Are humpback whales accidental "heroes" or do they actually have altruistic motivations?

These marine mammals, in their black-and-white uniforms, appear to rescue other animals such as seals and sunfish from killer whale or orca attacks.

Although the incidents seem to defy any explanation, scientists want to figure out the underlying reason behind the humpback whale's behavior. Their goal is to understand why and how these animals go out of their way to become "heroes."

Are These Spontaneous Rescue Missions?

Robert Pitman, a marine ecologist from the National Oceanic and Atmospheric Administration (NOAA), first observed a "rescue mission" by a humpback whale in 2009.

Back then, Pitman saw a pod of killer whales knock a seal off an Antarctic ice floe. The killer whales were about to finish off the seal when a humpback whale lifted the animal and placed it on its belly, keeping it out of harm's way.

A similar yet more dramatic incident occurred in Monterey Bay, California in May 2012, when a pod of killer whales targeted a gray whale and killed the whale's calf.

When the orcas first attacked the gray whales, two humpback whales were already on the scene. But after the calf was killed, 14 more humpbacks arrived — apparently to prevent the orcas from eating the dead calf.

In fact, one humpback whale seemed to station itself next to the dead calf, pointing its head toward the carcass and remaining a certain distance away.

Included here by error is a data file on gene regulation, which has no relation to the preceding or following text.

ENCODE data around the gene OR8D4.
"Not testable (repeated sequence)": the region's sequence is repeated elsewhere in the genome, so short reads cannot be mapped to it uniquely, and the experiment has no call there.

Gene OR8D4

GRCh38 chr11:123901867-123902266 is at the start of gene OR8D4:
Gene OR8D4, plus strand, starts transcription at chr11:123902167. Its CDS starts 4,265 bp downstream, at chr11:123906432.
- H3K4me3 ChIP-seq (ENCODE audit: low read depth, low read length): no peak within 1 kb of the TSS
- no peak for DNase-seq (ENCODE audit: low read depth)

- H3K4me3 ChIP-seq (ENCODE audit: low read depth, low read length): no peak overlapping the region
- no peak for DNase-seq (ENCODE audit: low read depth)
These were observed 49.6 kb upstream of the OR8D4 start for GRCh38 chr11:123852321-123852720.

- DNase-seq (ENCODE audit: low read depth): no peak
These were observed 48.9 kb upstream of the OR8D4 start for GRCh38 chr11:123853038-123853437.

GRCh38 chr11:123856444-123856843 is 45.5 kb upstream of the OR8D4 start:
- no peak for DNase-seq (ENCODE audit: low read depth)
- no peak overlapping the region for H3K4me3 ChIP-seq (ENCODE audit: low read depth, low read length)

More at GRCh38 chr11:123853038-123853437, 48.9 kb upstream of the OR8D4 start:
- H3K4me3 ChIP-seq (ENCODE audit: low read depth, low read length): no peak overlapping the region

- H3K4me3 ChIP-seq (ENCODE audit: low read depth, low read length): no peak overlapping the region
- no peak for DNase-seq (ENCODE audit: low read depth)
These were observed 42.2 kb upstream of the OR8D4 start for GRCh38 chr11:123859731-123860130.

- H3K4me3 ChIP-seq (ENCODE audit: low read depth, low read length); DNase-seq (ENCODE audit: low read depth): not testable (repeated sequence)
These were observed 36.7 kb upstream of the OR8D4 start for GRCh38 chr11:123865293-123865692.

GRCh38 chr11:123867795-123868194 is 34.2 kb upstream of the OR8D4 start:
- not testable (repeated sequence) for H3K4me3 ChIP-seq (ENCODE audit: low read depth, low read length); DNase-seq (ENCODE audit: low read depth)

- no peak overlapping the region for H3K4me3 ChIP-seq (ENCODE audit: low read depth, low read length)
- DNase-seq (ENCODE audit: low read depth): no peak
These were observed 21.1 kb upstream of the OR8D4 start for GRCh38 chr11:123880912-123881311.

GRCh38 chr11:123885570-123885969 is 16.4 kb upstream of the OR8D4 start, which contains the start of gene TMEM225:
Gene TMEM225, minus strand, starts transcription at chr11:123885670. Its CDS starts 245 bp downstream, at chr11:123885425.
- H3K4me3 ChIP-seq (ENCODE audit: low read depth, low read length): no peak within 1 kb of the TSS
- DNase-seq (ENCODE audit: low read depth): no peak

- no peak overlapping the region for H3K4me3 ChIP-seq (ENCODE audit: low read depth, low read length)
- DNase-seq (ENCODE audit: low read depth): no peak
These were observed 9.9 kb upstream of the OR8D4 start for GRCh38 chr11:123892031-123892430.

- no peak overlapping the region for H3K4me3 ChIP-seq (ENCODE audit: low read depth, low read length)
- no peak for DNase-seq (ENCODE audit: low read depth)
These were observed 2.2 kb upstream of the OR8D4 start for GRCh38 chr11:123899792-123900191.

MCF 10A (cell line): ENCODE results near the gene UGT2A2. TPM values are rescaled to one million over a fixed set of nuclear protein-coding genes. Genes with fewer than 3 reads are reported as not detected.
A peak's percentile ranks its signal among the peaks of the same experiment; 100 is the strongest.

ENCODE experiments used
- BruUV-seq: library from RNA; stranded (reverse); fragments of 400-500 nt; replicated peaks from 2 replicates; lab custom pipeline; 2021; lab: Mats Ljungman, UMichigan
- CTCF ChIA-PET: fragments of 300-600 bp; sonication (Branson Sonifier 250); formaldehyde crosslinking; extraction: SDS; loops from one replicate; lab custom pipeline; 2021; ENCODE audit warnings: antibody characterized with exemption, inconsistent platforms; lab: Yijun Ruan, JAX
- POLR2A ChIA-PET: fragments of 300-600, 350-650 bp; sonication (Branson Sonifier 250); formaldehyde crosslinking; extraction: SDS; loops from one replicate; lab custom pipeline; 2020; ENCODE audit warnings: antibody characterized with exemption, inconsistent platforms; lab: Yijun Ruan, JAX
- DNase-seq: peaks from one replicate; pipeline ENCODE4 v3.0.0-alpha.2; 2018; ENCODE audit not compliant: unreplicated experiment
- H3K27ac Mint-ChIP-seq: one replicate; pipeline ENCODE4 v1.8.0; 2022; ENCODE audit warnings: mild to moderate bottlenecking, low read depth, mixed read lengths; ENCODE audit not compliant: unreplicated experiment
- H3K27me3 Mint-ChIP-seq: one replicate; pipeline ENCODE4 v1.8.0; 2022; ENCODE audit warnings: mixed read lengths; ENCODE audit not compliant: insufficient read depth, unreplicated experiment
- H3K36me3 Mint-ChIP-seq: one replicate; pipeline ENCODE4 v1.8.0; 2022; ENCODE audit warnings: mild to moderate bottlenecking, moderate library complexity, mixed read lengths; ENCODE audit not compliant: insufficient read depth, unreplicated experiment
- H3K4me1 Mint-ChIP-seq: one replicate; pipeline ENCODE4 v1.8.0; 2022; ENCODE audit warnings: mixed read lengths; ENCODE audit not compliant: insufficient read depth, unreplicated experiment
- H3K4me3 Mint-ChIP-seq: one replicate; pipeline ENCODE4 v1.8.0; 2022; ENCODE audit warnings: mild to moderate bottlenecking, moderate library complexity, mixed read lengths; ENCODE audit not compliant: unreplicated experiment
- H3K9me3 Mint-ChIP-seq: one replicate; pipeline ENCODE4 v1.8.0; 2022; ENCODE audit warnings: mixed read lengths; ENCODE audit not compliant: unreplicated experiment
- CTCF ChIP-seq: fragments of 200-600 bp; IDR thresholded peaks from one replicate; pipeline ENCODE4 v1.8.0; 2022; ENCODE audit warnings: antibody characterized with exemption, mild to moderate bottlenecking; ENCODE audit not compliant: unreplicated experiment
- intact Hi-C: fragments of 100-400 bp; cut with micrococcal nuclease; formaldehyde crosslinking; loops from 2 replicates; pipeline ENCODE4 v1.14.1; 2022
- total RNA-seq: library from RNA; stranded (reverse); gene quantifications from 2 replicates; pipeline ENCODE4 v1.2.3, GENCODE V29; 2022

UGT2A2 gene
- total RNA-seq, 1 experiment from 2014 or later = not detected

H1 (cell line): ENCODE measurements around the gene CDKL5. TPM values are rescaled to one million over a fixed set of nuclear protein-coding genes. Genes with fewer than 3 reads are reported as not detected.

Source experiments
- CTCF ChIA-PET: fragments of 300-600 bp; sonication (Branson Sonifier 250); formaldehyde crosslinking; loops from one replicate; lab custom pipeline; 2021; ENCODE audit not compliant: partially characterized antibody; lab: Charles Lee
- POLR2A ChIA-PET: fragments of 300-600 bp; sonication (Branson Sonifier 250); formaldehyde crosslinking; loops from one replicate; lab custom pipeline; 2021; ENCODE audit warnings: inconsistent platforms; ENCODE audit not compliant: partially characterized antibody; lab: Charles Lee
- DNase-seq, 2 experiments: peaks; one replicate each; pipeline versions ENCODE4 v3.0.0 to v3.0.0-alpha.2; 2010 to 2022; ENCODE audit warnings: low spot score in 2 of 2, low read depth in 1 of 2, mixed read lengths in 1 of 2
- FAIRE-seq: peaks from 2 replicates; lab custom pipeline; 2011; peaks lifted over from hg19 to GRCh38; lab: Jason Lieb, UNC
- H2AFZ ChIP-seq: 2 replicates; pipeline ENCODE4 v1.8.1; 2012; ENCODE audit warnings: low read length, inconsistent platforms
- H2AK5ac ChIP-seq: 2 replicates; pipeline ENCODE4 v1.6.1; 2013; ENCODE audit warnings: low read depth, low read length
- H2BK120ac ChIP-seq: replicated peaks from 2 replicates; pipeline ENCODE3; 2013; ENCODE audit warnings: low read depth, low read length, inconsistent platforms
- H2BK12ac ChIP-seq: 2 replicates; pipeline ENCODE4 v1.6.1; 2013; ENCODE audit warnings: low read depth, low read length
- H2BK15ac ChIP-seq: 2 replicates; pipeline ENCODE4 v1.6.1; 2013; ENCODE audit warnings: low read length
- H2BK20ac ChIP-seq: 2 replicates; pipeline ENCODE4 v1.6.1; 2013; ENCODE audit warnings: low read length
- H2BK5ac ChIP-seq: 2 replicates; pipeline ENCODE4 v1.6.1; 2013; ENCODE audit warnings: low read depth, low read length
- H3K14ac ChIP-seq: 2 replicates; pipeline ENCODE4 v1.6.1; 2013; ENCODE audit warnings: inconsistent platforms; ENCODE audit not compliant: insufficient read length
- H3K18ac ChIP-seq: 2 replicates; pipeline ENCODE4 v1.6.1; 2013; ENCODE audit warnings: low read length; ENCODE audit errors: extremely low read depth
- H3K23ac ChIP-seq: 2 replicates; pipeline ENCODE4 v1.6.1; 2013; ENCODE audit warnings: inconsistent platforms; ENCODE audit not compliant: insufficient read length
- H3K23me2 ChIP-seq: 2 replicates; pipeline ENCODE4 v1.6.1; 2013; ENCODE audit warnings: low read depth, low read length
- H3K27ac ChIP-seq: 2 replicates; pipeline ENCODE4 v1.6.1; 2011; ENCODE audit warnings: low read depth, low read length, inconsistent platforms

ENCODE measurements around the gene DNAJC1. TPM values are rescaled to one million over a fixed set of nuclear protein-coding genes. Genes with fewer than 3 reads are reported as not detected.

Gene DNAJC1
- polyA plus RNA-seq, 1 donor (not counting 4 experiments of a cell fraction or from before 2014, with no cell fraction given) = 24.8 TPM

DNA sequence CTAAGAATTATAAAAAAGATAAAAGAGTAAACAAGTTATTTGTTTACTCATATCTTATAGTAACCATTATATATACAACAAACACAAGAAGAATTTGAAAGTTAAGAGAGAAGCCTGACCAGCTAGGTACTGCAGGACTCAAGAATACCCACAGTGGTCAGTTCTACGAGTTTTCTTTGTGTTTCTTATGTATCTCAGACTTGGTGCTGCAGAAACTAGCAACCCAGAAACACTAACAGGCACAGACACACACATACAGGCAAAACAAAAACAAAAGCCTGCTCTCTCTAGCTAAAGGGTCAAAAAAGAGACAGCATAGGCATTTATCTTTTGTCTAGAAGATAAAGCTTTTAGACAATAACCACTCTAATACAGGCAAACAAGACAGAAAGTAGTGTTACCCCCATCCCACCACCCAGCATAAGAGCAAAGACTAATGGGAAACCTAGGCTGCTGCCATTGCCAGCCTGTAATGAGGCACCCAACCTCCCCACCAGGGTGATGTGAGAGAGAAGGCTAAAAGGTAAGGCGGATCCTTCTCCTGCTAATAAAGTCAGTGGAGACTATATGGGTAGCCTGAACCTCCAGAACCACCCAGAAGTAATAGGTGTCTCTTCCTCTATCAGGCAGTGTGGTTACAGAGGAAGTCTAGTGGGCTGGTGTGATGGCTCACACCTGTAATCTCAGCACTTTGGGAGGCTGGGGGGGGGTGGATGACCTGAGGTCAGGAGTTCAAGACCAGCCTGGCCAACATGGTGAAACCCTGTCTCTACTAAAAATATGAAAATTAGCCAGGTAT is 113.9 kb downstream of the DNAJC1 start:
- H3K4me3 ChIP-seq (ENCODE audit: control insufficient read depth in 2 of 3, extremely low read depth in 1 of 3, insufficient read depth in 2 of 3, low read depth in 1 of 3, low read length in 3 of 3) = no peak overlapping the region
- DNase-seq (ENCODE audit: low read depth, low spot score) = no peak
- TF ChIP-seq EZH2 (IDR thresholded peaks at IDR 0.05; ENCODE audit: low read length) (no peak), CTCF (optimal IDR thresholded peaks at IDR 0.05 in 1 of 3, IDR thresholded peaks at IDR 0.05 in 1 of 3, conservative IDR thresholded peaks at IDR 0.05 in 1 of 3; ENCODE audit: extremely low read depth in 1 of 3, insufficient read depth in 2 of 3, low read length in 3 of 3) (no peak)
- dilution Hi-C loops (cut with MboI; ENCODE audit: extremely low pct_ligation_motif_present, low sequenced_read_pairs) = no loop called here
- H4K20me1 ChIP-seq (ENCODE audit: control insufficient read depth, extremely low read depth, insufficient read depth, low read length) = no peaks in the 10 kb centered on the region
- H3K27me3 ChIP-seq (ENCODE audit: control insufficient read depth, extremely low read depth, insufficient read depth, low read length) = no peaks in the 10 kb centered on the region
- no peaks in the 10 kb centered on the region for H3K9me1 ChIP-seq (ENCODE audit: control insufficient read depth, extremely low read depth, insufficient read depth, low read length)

The humpback whale loudly vocalized and slashed its tail whenever an orca came close, says whale researcher Alisa Schulman-Janiger.

According to Schulman-Janiger, the humpback whales slashed at the killer whales with their tails and flippers for six and a half hours.

Despite the thick swarms of krill nearby — the humpbacks' main choice for food — the marine mammals did not abandon the dead calf, she says.

Possible Explanations

Because this behavior continues to manifest in other parts of the world, Schulman-Janiger and Pitman opted to analyze 115 rescue incidents from published and unpublished sources.

The team's study found that only 11 percent of killer whale victims that humpback whales tried to save were humpback whale calves — meaning the animals aren't just protecting their own kind.

Other animals that humpback whales have rescued include harbor seals, gray whales, ocean sunfish and California sea lions.

Scientists wonder whether humpback whales possess altruistic behavior toward other species.

"Interspecific altruism, even if unintentional, could not be ruled out," the researchers wrote.

Indeed, these marine animals are the only cetacean creatures that deliberately tackle orca attacks and drive them off.

Schulman-Janiger says personal history could also affect the decision of a humpback whale to intervene.

Many humpbacks that stop killer whales bear scars from their earlier years, says Schulman-Janiger.

As adults, the humpbacks could become protective to help younger ones make it through their most vulnerable stage.

Furthermore, the adult humpbacks' response to non-whales could actually be accidental, in which the animals respond to the orcas' auditory signal, instead of tending to the species in trouble, she says.

Details of the new study are published in the journal Marine Mammal Science.

Photo: Mark Gunn | Flickr

ⓒ 2021 All rights reserved. Do not reproduce without permission.